26 April 2009

Holding your breath...

While it's true that the the US military has greatly improved security all over Iraq, there are always those cities you look at, which cause you to hold your breath. Baghdad, with its Shia-dominated suburb, Sadr City is one. Mosul, in the northern portion of the country, is another one.

But there's one city that really has me biting my nails. It's the city of Kirkuk, not too far north of Tikrit. During Saddam Hussein's reign, many Sunni Arabs flooded the city, displacing the large number of Kurds who lived there. After the 2003 invasion, many Kurds returned to the city in an attempt to re-claim their homes. Well, that, and to capitalize on the massive amount of oil buried under Kirkuk.

The conflict over the city represents one of the many issues that the invasion of this fractured society caused. Namely, that there are winners and losers in this war. The Kurds definitely gained from the Iraq War. A flight over Kurdistan--yes, I flat-out refer to it as Kurdistan--is always a special treat. Much of Iraq is flat, barren desert, interrupted only in the Mesopotamia region, where you begin to see the palm groves and fields where men and women have been planting crops for thousands of years. Kurdistan is different. It features verdant hills and mountains.

Kurdish provinces where among the first to function autonomously, without American military assistance. Indeed, most American Soldiers remark that they frequently walk about Kurdistan without their body armour, unlike most other regions of Iraq. In fact, I've even heard of some interesting restaurants in Kurdistan to visit, and I hear that the hotel in Irbil (or Arbil, depending on the Romanization), the Kurdish capital, is a must-see. Kurdistan even has two international airports, one in Irbil, and the other in Sulamaniya. This is a far cry away from where the Kurds were under Saddam's regime, where they were frequently the targets of a number of massacres.

Contrast this with Iraq's Sunni population. Although they make up a minority of the population in Iraq, they constituted the dominant power under Saddam Hussein's regime. The Sunni areas received the bulk of the money during Saddam's regime, with massive presidential palaces throughout these areas, especially in Saddam's former home town of Tikrit.

However, the 2003 invasion tipped the balance of power. With the Shia now the dominant power in Iraq, and the Kurds enjoying a fair degree of autonomy in the north, many Sunni groups have lost out.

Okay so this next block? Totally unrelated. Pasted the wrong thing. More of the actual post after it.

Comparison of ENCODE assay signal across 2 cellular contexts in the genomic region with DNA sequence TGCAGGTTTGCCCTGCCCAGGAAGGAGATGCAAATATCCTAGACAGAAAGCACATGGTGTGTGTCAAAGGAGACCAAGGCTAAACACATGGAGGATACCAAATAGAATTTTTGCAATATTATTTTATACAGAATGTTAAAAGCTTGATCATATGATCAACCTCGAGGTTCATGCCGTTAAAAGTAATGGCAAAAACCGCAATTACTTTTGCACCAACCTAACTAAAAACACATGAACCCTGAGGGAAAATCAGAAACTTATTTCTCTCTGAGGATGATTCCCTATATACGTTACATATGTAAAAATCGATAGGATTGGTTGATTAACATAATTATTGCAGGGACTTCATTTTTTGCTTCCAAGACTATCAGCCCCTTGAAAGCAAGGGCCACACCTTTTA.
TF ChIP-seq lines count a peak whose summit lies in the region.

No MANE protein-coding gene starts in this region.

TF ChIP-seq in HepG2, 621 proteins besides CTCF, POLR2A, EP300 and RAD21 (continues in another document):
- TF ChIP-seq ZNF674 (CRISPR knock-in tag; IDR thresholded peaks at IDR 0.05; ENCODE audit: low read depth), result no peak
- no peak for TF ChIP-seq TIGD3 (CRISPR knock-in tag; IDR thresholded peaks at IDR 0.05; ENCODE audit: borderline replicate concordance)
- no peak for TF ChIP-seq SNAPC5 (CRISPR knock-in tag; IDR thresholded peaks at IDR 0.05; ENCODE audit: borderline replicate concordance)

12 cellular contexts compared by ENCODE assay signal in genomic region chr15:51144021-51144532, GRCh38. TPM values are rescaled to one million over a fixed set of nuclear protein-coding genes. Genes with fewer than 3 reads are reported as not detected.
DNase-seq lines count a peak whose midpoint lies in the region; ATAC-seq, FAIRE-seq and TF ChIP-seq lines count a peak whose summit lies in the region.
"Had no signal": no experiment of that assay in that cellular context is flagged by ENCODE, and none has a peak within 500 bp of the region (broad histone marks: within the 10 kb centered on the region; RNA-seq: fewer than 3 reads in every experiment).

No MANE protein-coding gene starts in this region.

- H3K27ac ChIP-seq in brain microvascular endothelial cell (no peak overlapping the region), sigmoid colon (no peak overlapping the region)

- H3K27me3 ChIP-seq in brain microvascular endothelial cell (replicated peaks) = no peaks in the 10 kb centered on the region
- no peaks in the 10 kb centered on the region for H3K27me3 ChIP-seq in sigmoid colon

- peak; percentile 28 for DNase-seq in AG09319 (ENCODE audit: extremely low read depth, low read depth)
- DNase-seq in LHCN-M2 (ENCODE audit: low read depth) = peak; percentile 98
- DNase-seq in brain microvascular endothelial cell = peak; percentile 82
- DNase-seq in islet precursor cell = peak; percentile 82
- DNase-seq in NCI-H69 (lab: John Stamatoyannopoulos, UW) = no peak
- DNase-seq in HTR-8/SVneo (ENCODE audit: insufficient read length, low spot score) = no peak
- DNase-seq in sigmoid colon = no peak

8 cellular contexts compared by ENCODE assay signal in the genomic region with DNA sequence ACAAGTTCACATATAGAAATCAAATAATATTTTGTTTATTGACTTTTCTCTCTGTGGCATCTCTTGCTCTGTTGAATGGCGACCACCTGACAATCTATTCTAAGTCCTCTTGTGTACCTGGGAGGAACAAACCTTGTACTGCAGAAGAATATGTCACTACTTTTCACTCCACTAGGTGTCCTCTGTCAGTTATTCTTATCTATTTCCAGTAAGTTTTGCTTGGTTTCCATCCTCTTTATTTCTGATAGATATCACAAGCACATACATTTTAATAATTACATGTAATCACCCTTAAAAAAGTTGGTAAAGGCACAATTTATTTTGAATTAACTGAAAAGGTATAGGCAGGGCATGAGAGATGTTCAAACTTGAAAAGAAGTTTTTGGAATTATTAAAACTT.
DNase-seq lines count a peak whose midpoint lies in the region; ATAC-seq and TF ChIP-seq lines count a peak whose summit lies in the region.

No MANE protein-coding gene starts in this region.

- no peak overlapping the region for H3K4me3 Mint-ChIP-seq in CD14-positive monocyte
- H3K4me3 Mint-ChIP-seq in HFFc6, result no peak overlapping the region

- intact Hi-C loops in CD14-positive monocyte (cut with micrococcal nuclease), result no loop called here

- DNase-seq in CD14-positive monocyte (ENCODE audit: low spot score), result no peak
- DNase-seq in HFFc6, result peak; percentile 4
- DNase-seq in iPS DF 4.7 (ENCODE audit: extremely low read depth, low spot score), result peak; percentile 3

One of the key issues brought up in around 2006 or so was the issue of a de juro partition of Iraq (as opposed to the de facto partition which one might argue that Kurdistan enjoys). While a complete partition of Iraq sounds like a good idea initially, there is one key snag--the once-dominant Sunni would be relegated to areas of Iraq which have little oil revenue to speak of. Much of the oil comes from the southern portion of Iraq, which is Shia, with pockets located throughout the country--one of the largest being in Kirkuk.

One of those remaining pockets is in Kirkuk, a city that the Sunni also feel as if they have lost out on, particularly with the Kurds moving back in. It's a city where violence has decreased during the Surge, most certainly, but nowhere nearly as dramatically as in Baghdad.

In a case of life imitating art (in this case Dante's Inferno, perhaps), there's a sulfur plant just on the outskirts of Kirkuk, spewing forth pungent smoke and brimstone, with nearby oil rigs topped with tongues of fire. There really are some things you can't make up.

The city itself, however, isn't the walled citadel of Dis that that image might initially conjure, but quite a bustling city. I had the opportunity to examine the city from the ground level and observed everyday Iraqis going about their daily business, with little white cars darting back and forth along one of the many roads throughout the city. Looking at the sights and hearing the sounds of an actual metropolitan area was a relief after beeing sequestered on forward operating bases. But Kirkuk is still very dangerous--bombings are still an all-too-regular occurance.

For now, Kirkuk is one of many six-hundred pound gorillas in the room. What to do with the oil? As of yet, there appears to be no definitive agreement for any sort of sharing plan. Time is quickly running out, particularly with the imminent drawdown giving sectarian groups time and breathing room, once again, to resume violence.

Time to hold your breath with Kirkuk...

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